or re·pel·lant

[ ri-pel-uhnt ]
See synonyms for: repellentrepellents on

  1. causing distaste or aversion; repulsive.

  2. forcing or driving back.

  1. serving or tending to ward off or drive away.

  2. impervious or resistant to something (often used in combination): moth-repellant.

  1. something that repels, as a substance that keeps away insects.

  2. a medicine that serves to prevent or reduce swellings, tumors, etc.

  1. any of various durable or nondurable solutions applied to a fabric, garment, surface, etc., to increase its resistance, as to water, moths, mildew, etc.

Origin of repellent

1635–45; <Latin repellent- (stem of repellēns), present participle of repellere to drive back. See repel, -ent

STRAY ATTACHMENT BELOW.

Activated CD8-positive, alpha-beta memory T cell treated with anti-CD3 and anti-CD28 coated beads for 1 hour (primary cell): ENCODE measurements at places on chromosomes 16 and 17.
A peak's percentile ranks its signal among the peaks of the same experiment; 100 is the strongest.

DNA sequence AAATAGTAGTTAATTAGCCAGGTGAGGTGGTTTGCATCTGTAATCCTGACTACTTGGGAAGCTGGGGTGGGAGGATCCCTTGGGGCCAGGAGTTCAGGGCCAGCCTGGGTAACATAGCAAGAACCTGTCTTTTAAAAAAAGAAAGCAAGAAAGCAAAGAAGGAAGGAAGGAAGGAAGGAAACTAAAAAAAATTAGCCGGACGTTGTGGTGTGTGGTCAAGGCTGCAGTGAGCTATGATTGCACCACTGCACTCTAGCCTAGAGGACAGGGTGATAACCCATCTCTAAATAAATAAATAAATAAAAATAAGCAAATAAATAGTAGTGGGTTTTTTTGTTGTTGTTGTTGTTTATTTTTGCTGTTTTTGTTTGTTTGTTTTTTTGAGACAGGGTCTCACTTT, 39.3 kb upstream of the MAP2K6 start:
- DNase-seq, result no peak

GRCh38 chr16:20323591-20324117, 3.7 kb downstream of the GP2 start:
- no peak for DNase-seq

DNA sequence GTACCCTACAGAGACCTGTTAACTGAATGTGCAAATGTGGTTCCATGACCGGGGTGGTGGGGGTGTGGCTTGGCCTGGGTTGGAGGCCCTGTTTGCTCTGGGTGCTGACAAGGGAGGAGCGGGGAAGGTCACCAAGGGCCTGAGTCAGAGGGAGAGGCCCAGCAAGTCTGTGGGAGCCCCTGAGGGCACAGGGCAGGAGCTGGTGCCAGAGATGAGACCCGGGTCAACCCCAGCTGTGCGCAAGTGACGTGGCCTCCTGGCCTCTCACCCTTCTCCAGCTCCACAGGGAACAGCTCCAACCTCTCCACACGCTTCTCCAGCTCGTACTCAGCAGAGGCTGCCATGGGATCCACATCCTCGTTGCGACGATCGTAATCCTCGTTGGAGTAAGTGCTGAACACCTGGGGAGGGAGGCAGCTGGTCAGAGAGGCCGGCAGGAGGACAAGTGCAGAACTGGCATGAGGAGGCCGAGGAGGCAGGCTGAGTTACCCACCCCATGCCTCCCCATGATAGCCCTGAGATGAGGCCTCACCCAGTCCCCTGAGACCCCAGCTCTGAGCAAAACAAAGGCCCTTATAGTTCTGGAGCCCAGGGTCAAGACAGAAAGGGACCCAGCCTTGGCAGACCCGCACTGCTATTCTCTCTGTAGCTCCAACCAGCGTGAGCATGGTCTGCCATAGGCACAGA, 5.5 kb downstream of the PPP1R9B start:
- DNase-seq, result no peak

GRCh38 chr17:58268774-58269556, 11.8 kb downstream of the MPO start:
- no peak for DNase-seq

Other words for repellent

Other words from repellent

  • re·pel·lent·ly, adverb
  • in·ter·re·pel·lent, adjective
  • non·re·pel·lent, adjective
  • self-re·pel·lent, adjective
  • un·re·pel·lent, adjective
  • un·re·pel·lent·ly, adverb

Words that may be confused with repellent

Words Nearby repellent Unabridged Based on the Random House Unabridged Dictionary, © Random House, Inc. 2024

How to use repellent in a sentence

British Dictionary definitions for repellent


/ (rɪˈpɛlənt) /

  1. giving rise to disgust or aversion; distasteful or repulsive

  2. driving or forcing away or back; repelling

nounAlso: repellant
  1. something, esp a chemical substance, that repels: insect repellent

  2. a substance with which fabrics are treated to increase their resistance to water

Derived forms of repellent

  • repellence or repellency, noun
  • repellently, adverb

Collins English Dictionary - Complete & Unabridged 2012 Digital Edition © William Collins Sons & Co. Ltd. 1979, 1986 © HarperCollins Publishers 1998, 2000, 2003, 2005, 2006, 2007, 2009, 2012